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Thread: When is Ammo Too Old

  1. #11
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    Not sure if the cloth lining would negate the problem, but brass against leather (I assume tanning process determines the level) can corrode brass quickly also.

  2. #12
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    Quote Originally Posted by jsbhike View Post
    Not sure if the cloth lining would negate the problem, but brass against leather (I assume tanning process determines the level) can corrode brass quickly also.
    All of the ammo that is kept in magazines is in the leather carry on bag that is lined with a tight weave, most likely nylon fabric. The ammo has not spent more than a year in the mags, but all of it is discolored (tarnished) in the same way. Not just the ammo exposed at the top of the mag. I would have never given it a second thought had not a rep at Sig mentioned that it looked "old or in very poor condition". I'll add that the fired ammo does look somewhat more tarnished than b4 being ejected as a hot hull. Possibly there is out-gassing from the leather, although it is a well matured carry on bag of about 20+ years. It actually makes a nice ammo bag for the range with all the mags loaded and labelled and easy to see. I'm getting from reading replies that the discoloration (tarnished look) could not in any way create feeding issues.

  3. #13
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    Quote Originally Posted by Bimmer View Post
    Jeez, 3-4 years old is "brand new" to me.
    Very much so. I haven't bought a case of ammo in probably 8-10 years.
    "You people have too much time on your hands." - scottryan

  4. #14
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    Quote Originally Posted by masterdrago View Post
    Possibly there is out-gassing from the leather...
    When in doubt, drop a VCI tab in the bag. I use them all over the place, because I live underwater (in the PNW).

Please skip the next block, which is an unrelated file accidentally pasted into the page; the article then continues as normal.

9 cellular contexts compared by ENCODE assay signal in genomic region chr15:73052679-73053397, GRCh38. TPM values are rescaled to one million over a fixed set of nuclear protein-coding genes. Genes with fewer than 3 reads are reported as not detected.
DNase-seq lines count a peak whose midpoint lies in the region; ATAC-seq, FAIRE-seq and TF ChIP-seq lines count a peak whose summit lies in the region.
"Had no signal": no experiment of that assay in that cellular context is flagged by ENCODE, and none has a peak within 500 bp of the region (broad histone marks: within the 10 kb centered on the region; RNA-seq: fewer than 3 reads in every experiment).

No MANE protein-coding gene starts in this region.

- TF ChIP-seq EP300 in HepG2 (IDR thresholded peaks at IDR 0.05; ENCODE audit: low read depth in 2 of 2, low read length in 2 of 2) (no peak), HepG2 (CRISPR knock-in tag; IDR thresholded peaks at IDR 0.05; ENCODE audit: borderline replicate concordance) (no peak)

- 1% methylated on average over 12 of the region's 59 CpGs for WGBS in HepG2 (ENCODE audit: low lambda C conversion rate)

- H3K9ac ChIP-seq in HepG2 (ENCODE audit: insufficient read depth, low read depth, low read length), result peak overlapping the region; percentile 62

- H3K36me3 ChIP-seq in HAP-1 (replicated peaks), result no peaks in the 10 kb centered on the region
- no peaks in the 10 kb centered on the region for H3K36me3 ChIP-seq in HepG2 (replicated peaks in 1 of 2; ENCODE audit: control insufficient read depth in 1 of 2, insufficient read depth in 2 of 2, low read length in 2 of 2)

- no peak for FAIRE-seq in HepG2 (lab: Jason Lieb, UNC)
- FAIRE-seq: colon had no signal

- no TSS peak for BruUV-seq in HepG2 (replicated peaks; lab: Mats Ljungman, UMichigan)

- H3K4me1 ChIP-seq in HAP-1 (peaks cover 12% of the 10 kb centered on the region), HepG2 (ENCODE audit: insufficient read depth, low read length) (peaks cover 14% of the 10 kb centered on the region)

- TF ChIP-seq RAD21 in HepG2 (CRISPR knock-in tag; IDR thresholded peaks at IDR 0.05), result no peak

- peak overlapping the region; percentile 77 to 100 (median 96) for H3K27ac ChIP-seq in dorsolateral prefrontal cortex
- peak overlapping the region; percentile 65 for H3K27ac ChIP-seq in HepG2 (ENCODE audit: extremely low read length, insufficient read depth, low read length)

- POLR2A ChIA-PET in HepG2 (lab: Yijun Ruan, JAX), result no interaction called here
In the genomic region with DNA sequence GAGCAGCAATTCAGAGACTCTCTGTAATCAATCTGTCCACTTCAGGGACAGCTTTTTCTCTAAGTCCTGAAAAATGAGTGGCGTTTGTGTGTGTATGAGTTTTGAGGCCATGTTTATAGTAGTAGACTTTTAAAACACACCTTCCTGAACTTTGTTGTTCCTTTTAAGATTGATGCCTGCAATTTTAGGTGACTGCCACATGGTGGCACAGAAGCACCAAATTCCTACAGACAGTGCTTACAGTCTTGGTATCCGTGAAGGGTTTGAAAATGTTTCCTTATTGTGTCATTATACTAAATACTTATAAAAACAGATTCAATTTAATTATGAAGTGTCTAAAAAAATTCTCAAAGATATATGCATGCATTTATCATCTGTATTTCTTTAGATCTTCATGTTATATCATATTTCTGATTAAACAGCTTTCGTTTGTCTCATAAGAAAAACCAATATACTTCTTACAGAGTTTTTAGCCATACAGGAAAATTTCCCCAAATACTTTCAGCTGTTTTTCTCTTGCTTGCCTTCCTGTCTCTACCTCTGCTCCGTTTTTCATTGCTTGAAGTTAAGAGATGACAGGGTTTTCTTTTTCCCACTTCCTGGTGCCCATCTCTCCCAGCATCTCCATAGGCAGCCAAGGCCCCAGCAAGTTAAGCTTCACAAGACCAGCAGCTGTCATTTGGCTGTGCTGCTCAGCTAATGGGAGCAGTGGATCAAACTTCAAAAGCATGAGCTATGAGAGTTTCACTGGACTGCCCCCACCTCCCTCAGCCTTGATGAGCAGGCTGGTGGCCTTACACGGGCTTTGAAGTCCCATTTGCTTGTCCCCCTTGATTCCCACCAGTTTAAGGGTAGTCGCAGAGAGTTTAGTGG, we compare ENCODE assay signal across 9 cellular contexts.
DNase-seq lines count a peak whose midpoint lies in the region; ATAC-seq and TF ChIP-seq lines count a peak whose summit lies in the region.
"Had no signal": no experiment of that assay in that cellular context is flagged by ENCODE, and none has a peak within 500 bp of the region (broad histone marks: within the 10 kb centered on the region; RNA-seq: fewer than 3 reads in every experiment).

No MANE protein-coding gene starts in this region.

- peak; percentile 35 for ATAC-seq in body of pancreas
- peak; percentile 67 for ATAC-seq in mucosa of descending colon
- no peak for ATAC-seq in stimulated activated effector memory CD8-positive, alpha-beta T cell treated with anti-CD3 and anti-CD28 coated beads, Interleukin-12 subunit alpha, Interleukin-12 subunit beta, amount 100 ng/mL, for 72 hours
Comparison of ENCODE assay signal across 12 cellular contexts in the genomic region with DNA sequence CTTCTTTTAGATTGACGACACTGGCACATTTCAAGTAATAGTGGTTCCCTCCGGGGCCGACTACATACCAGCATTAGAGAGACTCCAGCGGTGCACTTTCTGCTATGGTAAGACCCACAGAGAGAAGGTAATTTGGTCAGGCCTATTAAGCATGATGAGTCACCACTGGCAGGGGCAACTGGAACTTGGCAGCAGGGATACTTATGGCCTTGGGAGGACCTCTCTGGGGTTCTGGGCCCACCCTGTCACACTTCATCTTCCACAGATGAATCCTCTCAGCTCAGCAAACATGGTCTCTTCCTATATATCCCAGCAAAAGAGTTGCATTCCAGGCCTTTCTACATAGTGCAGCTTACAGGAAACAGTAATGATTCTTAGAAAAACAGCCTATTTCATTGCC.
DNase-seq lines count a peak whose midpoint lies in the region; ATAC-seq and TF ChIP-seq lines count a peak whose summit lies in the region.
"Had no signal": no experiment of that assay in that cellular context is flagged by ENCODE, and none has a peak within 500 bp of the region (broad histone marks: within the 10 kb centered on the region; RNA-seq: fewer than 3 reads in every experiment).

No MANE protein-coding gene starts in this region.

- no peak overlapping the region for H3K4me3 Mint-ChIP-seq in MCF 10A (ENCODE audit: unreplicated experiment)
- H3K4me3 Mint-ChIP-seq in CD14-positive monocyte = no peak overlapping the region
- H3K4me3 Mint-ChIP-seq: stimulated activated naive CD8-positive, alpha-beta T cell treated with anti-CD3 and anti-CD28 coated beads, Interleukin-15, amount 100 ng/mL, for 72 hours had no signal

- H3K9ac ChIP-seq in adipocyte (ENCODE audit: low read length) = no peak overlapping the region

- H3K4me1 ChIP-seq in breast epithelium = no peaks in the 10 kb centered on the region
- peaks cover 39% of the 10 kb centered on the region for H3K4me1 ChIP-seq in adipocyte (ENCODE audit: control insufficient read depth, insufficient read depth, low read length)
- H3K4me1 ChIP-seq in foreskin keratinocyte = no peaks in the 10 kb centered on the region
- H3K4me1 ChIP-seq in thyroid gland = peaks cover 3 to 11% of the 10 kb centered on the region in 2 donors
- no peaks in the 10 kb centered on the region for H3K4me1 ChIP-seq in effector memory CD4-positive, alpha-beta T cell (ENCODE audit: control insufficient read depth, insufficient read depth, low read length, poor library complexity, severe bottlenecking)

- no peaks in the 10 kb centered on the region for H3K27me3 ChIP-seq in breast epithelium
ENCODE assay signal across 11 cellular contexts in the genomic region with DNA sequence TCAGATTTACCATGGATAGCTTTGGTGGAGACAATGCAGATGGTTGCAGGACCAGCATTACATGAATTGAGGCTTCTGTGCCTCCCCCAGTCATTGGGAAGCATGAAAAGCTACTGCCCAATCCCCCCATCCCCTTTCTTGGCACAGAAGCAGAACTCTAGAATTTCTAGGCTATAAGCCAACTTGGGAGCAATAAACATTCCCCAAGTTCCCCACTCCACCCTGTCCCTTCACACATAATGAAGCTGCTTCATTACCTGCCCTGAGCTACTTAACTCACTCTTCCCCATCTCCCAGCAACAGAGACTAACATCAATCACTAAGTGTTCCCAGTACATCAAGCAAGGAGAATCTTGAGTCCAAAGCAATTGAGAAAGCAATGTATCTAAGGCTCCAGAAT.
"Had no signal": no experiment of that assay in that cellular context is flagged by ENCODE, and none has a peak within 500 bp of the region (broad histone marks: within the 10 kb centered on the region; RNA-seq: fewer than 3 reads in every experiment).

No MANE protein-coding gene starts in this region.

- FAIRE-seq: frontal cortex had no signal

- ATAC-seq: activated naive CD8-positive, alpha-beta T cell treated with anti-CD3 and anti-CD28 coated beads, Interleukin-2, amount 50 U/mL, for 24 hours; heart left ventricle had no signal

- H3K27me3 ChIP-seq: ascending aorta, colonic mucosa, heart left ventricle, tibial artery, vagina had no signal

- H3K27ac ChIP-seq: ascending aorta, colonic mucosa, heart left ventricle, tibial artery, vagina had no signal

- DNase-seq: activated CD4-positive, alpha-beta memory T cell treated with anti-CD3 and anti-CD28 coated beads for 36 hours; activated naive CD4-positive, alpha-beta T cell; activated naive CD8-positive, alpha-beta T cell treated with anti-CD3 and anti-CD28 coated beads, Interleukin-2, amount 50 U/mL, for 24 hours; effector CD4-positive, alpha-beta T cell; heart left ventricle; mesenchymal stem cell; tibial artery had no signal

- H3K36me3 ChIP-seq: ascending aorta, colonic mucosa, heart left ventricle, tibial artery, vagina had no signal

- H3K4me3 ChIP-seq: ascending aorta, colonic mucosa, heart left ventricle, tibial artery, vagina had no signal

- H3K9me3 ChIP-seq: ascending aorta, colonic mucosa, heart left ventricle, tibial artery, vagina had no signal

This assumes you do NOT keep paper in the bag... VCI yellows paper.


    Quote Originally Posted by masterdrago View Post
    I'm getting from reading replies that the discoloration (tarnished look) could not in any way create feeding issues.
    Never say "not in any way." Shiny brass is slick, and tarnished brass is less slick. (This is why some premium ammo uses nickel cases.)

    If it were my go-to SHTF ammo, I would want it shiny. If I'm taking it to the range, then I'm not worried.

  5. #15
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    Cool dry place?

    50-100+ years.

    The oldest ammo I've fired was 5 rounds of .32 S&W (short). I think it was made in the 1920's (based on the story / family history of the gun they had been loaded in) but no way to be certain. They looked fairly bad and I wiped off a lot of corrosion so they'd fit well in the cylinders.

    Fired it from a Ruger LCR over a chronograph. All fired, none gave a reading. 😔 it felt slightly weaker than fresh Magtech .32 s&w short.

    I should have painted the bullets or something so maybe they'd read. Ah well.

    I've also seen @15 yr old .223 stored in a Florida attic that was ruined by the heat. (Bullets could be pulled by hand, cases split on about 1/3 of them. Was about 1200 rds)
    Last edited by Ron3; 09-26-19 at 10:03.